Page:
Vines Emerging Creatives (VEC) program challenged 21 artists on the verge of entering a drastically different artistic world to reimagine their new ‘normal.’ This showcase explores the curiosities of what that future may look like.

Kimberly Ho, Montserrat Videla, Santana Berryman, Thuja Quickstad, and Zhanger
mentored by Jen Sungshine,

Handheld is a video collage centering on our changing relationship with touch. Through the use of consumer-based technology and distanced collaboration, this project conveys our shared feelings of fear and loss towards physical intimacy. In eliciting visceral reactions to texture, sound, and touch, Handheld provides a sensory experience for the sense-starved viewer.

United by the Vines Emerging Creatives program and mentored by Jen Sungshine, we are a young artist collective consisting of Kimberly Ho, Montserrat Videla, Santana Berryman, Thuja Quickstad, and Zhanger. Supporting each other through the awkwardness of the program’s initial Zoom meetings, we championed the motto ‘If one of us starts crying, another will carry the torch.’ Thus, our WhatsApp video relay process began as a way to create content and respond to one another using the accessible film medium of smartphone recordings. We are tickled by creating multi-discliplinary work within the limitations of physical distancing and implementing new modalities of distanced collaboration.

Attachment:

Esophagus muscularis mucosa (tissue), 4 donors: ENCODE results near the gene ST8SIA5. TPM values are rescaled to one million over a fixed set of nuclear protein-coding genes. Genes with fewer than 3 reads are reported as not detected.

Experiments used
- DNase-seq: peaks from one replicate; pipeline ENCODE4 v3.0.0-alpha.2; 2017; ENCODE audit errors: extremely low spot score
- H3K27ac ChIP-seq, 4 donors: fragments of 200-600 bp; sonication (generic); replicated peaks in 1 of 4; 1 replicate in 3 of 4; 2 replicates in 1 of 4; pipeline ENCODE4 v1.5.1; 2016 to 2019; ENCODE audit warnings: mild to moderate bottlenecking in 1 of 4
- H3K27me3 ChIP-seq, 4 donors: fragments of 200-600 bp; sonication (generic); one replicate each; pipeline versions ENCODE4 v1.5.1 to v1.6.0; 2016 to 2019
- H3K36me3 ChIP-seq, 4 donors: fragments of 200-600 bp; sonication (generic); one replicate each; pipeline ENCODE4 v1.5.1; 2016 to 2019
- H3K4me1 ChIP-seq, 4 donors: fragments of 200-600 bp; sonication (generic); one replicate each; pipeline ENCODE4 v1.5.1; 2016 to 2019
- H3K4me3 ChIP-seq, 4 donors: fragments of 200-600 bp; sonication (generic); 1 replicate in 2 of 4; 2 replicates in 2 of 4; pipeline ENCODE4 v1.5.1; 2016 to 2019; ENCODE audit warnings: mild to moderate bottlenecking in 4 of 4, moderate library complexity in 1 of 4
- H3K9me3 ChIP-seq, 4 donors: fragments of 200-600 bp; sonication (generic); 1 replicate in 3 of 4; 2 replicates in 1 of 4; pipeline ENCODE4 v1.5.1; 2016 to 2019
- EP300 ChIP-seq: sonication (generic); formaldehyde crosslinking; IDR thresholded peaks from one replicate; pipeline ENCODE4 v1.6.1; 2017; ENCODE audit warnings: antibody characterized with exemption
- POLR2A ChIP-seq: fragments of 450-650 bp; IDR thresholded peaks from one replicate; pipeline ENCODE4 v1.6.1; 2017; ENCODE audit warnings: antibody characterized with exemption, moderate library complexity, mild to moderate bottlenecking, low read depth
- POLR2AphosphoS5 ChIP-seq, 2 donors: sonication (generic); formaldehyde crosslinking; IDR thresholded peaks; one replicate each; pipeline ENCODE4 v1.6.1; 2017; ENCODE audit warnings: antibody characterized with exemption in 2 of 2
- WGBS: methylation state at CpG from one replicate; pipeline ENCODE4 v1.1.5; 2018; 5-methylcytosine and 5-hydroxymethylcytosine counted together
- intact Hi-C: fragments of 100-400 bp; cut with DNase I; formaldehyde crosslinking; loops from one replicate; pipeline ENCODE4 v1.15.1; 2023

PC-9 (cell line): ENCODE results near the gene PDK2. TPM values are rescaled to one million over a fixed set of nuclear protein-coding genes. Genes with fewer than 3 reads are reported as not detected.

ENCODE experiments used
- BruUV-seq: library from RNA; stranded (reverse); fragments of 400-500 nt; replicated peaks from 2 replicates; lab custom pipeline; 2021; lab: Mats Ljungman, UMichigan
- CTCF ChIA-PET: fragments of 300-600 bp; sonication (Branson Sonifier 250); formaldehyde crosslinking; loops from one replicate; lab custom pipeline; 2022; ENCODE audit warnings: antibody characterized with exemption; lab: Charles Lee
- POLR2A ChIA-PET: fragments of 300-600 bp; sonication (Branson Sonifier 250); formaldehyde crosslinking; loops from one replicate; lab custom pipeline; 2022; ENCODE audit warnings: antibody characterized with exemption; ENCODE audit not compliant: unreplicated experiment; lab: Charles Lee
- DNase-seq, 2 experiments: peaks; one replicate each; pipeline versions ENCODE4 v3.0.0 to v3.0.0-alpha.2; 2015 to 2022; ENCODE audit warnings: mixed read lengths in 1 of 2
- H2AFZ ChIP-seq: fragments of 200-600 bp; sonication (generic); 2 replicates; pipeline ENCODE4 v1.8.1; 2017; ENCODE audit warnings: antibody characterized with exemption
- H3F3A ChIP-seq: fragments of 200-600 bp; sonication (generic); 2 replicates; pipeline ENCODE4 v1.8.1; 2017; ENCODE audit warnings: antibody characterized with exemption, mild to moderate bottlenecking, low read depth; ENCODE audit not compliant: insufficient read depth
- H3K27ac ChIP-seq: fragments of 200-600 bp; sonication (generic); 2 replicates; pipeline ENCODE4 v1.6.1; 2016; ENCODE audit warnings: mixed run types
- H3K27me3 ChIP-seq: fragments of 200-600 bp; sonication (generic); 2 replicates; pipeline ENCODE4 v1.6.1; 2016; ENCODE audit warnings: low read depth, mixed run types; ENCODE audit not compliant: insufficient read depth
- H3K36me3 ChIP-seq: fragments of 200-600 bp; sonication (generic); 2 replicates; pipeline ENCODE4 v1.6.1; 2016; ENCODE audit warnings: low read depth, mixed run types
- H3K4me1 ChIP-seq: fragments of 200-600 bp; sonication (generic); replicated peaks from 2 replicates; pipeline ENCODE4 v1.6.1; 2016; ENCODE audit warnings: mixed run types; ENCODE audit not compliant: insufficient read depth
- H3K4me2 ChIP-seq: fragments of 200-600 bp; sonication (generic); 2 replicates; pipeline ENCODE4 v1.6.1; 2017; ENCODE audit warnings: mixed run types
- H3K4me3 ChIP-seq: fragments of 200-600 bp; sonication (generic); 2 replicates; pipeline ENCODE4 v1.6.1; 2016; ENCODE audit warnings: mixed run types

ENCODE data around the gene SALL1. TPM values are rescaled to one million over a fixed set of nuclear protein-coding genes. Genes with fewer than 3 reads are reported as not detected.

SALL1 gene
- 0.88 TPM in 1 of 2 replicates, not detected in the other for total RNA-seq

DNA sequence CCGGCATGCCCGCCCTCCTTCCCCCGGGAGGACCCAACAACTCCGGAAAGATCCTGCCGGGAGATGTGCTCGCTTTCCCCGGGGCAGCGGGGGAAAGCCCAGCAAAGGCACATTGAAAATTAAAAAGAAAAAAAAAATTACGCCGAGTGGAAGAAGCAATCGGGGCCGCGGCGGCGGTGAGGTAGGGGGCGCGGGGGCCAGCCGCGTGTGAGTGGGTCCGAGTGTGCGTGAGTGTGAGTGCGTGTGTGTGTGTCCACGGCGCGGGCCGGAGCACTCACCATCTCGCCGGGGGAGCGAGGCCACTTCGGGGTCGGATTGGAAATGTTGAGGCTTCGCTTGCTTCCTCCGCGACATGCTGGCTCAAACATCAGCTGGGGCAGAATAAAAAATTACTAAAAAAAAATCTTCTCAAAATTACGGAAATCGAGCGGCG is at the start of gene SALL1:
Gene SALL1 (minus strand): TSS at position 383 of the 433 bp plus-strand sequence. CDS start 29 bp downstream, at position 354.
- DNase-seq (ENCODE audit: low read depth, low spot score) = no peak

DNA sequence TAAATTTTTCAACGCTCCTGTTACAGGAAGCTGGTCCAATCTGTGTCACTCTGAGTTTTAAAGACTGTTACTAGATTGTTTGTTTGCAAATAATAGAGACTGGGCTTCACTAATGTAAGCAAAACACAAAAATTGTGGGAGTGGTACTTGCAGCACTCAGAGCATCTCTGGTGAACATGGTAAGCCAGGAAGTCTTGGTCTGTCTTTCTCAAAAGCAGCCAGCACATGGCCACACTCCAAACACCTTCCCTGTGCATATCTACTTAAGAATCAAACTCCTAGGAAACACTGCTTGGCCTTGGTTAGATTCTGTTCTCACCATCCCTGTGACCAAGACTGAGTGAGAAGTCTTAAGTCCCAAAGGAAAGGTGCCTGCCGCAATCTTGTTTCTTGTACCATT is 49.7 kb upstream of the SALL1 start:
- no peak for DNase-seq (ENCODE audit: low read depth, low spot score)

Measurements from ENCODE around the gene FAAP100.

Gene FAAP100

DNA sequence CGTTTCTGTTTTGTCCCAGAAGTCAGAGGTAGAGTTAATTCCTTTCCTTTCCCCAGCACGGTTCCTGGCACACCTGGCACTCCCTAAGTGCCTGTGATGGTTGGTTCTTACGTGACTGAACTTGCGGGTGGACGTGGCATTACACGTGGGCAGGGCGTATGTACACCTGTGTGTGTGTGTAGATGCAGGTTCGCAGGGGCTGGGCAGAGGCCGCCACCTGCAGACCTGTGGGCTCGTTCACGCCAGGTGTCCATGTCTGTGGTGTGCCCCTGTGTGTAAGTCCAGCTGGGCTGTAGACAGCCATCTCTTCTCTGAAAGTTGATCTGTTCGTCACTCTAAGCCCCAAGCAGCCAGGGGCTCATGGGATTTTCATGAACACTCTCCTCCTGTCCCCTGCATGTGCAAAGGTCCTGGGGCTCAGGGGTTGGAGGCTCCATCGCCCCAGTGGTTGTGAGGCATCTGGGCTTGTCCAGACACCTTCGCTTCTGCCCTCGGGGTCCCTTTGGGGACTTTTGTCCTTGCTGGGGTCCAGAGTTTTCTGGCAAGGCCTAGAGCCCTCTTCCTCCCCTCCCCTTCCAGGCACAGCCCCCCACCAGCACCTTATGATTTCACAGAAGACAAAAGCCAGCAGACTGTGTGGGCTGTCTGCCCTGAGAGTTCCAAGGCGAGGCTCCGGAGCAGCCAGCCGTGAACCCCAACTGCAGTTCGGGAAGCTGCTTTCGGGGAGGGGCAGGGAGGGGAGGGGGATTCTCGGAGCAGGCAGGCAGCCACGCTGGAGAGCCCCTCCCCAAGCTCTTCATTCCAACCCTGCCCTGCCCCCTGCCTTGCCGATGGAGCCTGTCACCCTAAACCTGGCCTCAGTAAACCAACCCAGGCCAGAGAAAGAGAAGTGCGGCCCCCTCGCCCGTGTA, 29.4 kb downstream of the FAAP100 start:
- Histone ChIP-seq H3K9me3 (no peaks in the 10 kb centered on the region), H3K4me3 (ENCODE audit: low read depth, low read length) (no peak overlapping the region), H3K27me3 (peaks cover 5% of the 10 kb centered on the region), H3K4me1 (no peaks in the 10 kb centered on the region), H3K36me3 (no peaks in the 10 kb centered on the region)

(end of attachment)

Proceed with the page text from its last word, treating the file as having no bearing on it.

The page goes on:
In the absence of linear narrative, Handheld creates the elicitation of affective memory through images and sound. Affect, in this case, refers to an instinctual reaction to stimulation that occurs before complex thought. Much like videos in the ASMR genre, this film is focused on the somatic experience of the viewer. What does yearning for different ways of touch say about our desire to build new and different realities and worlds?

In the socio-political context of 2020, touch is intertwined with danger, and tactility becomes a forbidden indulgence. How does limitation create or force new desires? What are the unexpected pleasures that we have discovered in this moment of restricted touch? How much of this reflects a nostalgia and hope to return to moments in which a wider range of touch was possible?

The Alexander Simulation
Alexander Zavorotny – mentored by Anjela Magpantay

I’m Alexander Zavorotny and for my project, The Alexander Simulation, I allowed my audiences to control my every action for five minutes. Through Zoom, the audience gave me verbal comands to interact with the physical space I occupy. With the guidance of my mentor, Anjela Magpantay, and a group of my peers, I developed this performance art piece to confront the human need for control, the ethics of commanding others’ bodies, and the dynamics of the audience interaction during the digital-only performance. How do we connect on a deeper level when being together in-person isn’t possible? What do will people do when given control of a body that is not theirs? These are the questions I set out to explore in The Alexander Simulation.